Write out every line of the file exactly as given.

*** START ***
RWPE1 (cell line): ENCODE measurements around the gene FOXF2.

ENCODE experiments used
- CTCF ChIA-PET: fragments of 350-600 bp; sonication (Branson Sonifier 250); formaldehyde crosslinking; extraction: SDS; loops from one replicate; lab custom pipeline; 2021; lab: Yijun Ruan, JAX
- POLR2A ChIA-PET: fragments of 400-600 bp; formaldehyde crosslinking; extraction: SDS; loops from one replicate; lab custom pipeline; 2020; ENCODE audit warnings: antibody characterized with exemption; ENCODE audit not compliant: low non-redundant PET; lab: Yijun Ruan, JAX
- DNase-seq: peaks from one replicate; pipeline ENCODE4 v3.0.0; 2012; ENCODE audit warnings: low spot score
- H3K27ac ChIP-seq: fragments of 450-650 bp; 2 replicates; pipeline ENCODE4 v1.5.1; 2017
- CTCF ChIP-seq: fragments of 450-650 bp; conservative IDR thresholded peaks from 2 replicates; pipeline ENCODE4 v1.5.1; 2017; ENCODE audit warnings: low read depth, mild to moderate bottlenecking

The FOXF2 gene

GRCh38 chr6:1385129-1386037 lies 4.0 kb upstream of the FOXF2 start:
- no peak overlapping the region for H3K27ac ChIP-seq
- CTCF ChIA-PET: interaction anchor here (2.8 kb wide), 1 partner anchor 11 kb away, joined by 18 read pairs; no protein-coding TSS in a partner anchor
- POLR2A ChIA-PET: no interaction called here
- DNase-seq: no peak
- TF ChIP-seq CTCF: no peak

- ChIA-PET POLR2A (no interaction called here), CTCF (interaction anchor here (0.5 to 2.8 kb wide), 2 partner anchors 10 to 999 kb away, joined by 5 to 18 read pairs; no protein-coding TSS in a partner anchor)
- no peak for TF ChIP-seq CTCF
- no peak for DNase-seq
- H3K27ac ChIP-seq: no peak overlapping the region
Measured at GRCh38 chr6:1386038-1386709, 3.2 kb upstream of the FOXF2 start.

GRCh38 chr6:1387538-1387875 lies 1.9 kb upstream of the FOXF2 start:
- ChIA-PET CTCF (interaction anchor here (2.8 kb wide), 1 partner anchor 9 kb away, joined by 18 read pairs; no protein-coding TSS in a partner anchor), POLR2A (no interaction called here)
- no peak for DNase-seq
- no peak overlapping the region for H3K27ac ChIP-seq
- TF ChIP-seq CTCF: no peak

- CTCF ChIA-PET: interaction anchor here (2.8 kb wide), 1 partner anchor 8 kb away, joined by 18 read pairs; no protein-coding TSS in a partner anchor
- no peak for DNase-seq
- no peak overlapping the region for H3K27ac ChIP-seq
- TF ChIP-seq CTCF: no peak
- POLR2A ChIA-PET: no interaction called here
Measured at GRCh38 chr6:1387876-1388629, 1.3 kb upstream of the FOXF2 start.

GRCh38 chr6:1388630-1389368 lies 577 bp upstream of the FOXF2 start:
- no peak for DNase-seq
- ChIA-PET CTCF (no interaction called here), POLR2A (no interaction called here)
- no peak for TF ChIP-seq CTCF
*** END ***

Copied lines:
RWPE1 (cell line): ENCODE measurements around the gene FOXF2.

ENCODE experiments used
- CTCF ChIA-PET: fragments of 350-600 bp; sonication (Branson Sonifier 250); formaldehyde crosslinking; extraction: SDS; loops from one replicate; lab custom pipeline; 2021; lab: Yijun Ruan, JAX
- POLR2A ChIA-PET: fragments of 400-600 bp; formaldehyde crosslinking; extraction: SDS; loops from one replicate; lab custom pipeline; 2020; ENCODE audit warnings: antibody characterized with exemption; ENCODE audit not compliant: low non-redundant PET; lab: Yijun Ruan, JAX
- DNase-seq: peaks from one replicate; pipeline ENCODE4 v3.0.0; 2012; ENCODE audit warnings: low spot score
- H3K27ac ChIP-seq: fragments of 450-650 bp; 2 replicates; pipeline ENCODE4 v1.5.1; 2017
- CTCF ChIP-seq: fragments of 450-650 bp; conservative IDR thresholded peaks from 2 replicates; pipeline ENCODE4 v1.5.1; 2017; ENCODE audit warnings: low read depth, mild to moderate bottlenecking

The FOXF2 gene

GRCh38 chr6:1385129-1386037 lies 4.0 kb upstream of the FOXF2 start:
- no peak overlapping the region for H3K27ac ChIP-seq
- CTCF ChIA-PET: interaction anchor here (2.8 kb wide), 1 partner anchor 11 kb away, joined by 18 read pairs; no protein-coding TSS in a partner anchor
- POLR2A ChIA-PET: no interaction called here
- DNase-seq: no peak
- TF ChIP-seq CTCF: no peak

- ChIA-PET POLR2A (no interaction called here), CTCF (interaction anchor here (0.5 to 2.8 kb wide), 2 partner anchors 10 to 999 kb away, joined by 5 to 18 read pairs; no protein-coding TSS in a partner anchor)
- no peak for TF ChIP-seq CTCF
- no peak for DNase-seq
- H3K27ac ChIP-seq: no peak overlapping the region
Measured at GRCh38 chr6:1386038-1386709, 3.2 kb upstream of the FOXF2 start.

GRCh38 chr6:1387538-1387875 lies 1.9 kb upstream of the FOXF2 start:
- ChIA-PET CTCF (interaction anchor here (2.8 kb wide), 1 partner anchor 9 kb away, joined by 18 read pairs; no protein-coding TSS in a partner anchor), POLR2A (no interaction called here)
- no peak for DNase-seq
- no peak overlapping the region for H3K27ac ChIP-seq
- TF ChIP-seq CTCF: no peak

- CTCF ChIA-PET: interaction anchor here (2.8 kb wide), 1 partner anchor 8 kb away, joined by 18 read pairs; no protein-coding TSS in a partner anchor
- no peak for DNase-seq
- no peak overlapping the region for H3K27ac ChIP-seq
- TF ChIP-seq CTCF: no peak
- POLR2A ChIA-PET: no interaction called here
Measured at GRCh38 chr6:1387876-1388629, 1.3 kb upstream of the FOXF2 start.

GRCh38 chr6:1388630-1389368 lies 577 bp upstream of the FOXF2 start:
- no peak for DNase-seq
- ChIA-PET CTCF (no interaction called here), POLR2A (no interaction called here)
- no peak for TF ChIP-seq CTCF